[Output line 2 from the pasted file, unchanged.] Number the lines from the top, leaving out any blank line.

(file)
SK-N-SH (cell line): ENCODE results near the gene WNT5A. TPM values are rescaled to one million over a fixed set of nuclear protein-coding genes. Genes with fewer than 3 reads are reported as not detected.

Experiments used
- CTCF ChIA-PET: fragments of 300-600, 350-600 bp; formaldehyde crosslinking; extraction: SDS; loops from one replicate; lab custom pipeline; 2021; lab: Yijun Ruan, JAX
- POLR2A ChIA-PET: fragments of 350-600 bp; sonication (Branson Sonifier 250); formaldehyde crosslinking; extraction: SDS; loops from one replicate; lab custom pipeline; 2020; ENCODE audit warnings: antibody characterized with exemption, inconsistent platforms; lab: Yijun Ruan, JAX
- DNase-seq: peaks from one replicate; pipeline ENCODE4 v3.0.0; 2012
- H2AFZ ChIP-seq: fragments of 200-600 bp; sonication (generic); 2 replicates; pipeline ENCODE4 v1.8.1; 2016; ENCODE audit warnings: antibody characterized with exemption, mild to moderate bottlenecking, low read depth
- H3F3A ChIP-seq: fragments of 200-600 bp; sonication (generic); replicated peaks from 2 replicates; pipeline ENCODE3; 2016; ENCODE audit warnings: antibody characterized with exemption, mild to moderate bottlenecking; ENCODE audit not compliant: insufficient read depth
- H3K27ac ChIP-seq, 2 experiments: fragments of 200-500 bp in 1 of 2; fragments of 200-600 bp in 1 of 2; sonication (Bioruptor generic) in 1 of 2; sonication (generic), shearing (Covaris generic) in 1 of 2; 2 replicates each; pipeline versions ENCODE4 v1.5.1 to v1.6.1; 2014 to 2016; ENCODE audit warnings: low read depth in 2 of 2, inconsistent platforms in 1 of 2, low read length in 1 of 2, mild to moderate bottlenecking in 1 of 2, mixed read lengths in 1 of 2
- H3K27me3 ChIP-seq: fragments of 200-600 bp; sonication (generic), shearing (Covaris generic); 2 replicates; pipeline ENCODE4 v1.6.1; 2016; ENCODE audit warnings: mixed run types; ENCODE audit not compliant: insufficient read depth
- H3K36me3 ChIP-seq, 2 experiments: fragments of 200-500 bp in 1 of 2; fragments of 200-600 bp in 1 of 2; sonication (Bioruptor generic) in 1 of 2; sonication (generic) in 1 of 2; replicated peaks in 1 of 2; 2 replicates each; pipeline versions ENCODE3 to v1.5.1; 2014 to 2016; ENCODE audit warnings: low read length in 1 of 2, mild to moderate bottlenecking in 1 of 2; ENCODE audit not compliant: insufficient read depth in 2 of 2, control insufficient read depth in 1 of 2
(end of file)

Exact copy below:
Experiments used